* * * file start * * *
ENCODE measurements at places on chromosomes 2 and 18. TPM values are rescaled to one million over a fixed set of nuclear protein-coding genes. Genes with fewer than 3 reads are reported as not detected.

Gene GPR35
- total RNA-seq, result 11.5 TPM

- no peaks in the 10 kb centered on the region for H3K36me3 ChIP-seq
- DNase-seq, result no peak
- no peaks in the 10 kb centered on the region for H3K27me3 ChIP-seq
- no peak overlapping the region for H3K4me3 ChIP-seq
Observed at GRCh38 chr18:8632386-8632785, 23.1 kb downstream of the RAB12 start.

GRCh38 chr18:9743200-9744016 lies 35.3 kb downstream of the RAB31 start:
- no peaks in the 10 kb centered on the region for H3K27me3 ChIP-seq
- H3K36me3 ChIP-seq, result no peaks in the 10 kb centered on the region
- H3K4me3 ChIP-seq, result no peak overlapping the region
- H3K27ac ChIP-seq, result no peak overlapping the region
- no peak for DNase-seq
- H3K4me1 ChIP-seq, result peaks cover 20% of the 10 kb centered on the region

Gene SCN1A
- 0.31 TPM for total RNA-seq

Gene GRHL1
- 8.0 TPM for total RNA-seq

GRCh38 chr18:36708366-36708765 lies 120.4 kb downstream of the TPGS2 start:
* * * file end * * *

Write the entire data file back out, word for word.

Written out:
ENCODE measurements at places on chromosomes 2 and 18. TPM values are rescaled to one million over a fixed set of nuclear protein-coding genes. Genes with fewer than 3 reads are reported as not detected.

Gene GPR35
- total RNA-seq, result 11.5 TPM

- no peaks in the 10 kb centered on the region for H3K36me3 ChIP-seq
- DNase-seq, result no peak
- no peaks in the 10 kb centered on the region for H3K27me3 ChIP-seq
- no peak overlapping the region for H3K4me3 ChIP-seq
Observed at GRCh38 chr18:8632386-8632785, 23.1 kb downstream of the RAB12 start.

GRCh38 chr18:9743200-9744016 lies 35.3 kb downstream of the RAB31 start:
- no peaks in the 10 kb centered on the region for H3K27me3 ChIP-seq
- H3K36me3 ChIP-seq, result no peaks in the 10 kb centered on the region
- H3K4me3 ChIP-seq, result no peak overlapping the region
- H3K27ac ChIP-seq, result no peak overlapping the region
- no peak for DNase-seq
- H3K4me1 ChIP-seq, result peaks cover 20% of the 10 kb centered on the region

Gene SCN1A
- 0.31 TPM for total RNA-seq

Gene GRHL1
- 8.0 TPM for total RNA-seq

GRCh38 chr18:36708366-36708765 lies 120.4 kb downstream of the TPGS2 start: